Writer: What are some of the "right questions" that advisors should ask business owners?

Dan: The advisor may want to find out if the business owner is already actively involved in charitable giving. If so, then some good questions would be:

  • Have you ever considered giving away stock in your business as a substitutionary way of charitable giving?

  • Are you planning to sell any of your stock and give away a portion of the proceeds to charity?

  • Would you be interested in knowing the financial and tax-wise benefits of pairing your succession planning with your charitable gift planning?

Writer: Specifically what plans of action should business owners in the automotive industry take?

Dan: The business owner, who is also involved in regular charitable giving, should consider giving a planned giving expert a “test drive” (or a seat at the planning table). It’s a funny thing. Each year, many very wealthy business owners, who can afford the best advisors, pay enormous amounts of capital gains taxes in the same year that they also made significant charitable gifts. This is a fact that comes directly from the annually published IRS Statistics on Income.

The owner’s professional advisors have their heads down and focused entirely on their areas of expertise. The benefits of giving assets like stock, instead of cash, are overlooked. Wham! Unnecessary taxes are paid and the amount of discretionary income leftover for the business owner is severely impacted. A “planned giving coach” can help business owners save taxes, without the owner having to give more than they had planned to. It’s just a matter of giving a different way.  

Writer: What are the tax ramifications of choosing, or not choosing, charitable giving in succession planning?

Dan: Many business owners wouldn’t think of looking at charitable giving options or charitable trusts because it seems so counterintuitive to their succession planning. Wouldn’t a charitable gift be just another unnecessary planning cost?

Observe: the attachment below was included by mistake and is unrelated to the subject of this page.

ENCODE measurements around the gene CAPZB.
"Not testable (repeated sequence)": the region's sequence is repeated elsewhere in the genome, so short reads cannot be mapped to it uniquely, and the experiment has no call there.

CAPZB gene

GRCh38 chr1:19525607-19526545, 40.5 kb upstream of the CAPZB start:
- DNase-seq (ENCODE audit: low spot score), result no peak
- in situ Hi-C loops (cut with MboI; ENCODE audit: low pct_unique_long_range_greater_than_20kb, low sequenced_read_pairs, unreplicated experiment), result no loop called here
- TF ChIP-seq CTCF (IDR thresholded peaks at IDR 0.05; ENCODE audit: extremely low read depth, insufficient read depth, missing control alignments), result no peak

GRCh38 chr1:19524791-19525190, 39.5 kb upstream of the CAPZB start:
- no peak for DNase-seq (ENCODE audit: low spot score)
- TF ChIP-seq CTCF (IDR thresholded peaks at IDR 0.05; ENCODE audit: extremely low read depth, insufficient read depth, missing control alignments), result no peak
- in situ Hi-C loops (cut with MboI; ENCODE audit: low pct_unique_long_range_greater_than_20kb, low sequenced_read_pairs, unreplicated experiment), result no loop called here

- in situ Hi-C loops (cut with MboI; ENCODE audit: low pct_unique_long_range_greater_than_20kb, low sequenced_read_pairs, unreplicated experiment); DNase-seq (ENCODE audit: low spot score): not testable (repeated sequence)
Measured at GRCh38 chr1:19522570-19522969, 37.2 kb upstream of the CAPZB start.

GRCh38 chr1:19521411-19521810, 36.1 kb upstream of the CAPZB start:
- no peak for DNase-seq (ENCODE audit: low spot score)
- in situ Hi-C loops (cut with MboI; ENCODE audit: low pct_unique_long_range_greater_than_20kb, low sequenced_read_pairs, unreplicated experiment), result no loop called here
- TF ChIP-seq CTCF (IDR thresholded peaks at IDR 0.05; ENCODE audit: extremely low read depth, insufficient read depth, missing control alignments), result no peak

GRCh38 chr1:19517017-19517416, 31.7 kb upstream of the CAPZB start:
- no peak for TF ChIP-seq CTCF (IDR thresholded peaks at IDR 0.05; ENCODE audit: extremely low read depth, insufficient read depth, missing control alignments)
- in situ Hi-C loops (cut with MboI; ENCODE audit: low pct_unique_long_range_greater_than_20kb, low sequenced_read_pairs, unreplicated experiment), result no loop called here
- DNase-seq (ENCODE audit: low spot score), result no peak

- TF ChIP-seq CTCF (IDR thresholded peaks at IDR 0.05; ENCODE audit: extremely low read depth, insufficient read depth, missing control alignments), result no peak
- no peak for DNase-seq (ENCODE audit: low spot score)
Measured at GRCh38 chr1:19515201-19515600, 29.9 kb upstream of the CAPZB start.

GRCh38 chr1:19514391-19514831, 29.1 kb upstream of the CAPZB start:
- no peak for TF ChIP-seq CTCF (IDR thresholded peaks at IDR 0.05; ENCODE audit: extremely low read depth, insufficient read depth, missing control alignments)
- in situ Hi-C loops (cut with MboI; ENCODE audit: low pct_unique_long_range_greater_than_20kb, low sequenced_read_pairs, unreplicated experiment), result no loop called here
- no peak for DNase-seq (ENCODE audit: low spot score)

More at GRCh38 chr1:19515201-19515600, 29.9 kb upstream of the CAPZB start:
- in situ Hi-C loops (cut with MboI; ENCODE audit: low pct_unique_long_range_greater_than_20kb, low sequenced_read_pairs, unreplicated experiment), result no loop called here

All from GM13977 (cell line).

Lets put it another way. As you moved your succession plan into play, knowing there was going to be a tax hit, and just then I told you that you had a choice between paying those taxes or giving that money to your favorite charities, what would you say?

Wouldn’t it be wise to take the extra time to compare what is leftover for you, in the form of discretionary income, if you decide to include or exclude charitable gift planning?

The tax threat especially arises when the business owner will be realizing a capital gain from a profit-generating transaction. Instead of having to recognize the entire capital gain, when you sell stock or other assets for a profit, you can avoid paying unnecessary capital gains taxes, by giving the charity that portion of the stock or other assets equal to the value you were planning to give away already. The income tax charitable deduction you get will also serve as your tax shelter on some of the gains you kept for yourself.   

Writer: Does economic uncertainty play any role in the owner’s plans and decisions?

Dan: Undoubtedly, there are owners who are still jammed up with succession planning paralysis. But it’s time to recognize that it would be hard to find a better year than 2012 to get unstuck.

Understandably, the business owner engaged in succession planning may be trying to figure out the best way to stay financially independent, after he or she cuts or reduces the ties to the business. If the business paycheck and business stock dividends have been the primary source of income, will the replacement sources of income be enough?

Next, the transfer tax cost of passing a business to the next generation has been greatly reduced, but only for those who act in 2012. Avoiding the cost of paying unnecessary taxes certainly adds an additional wall of protection against economic uncertainty.    

Writer: What are the best pieces of advice you can offer business owners about making good succession planning and wealth preservation decisions?

Dan: Don’t leave smart and complimentary charitable planning options on the table—especially when they can yield you significant leftover discretionary income, while allowing you to have an indisputable choice between paying avoidable taxes or making meaningful charitable gifts—from money that you are not going to be able to keep for yourself.

By: Dan Rice, Co-founder of CTAC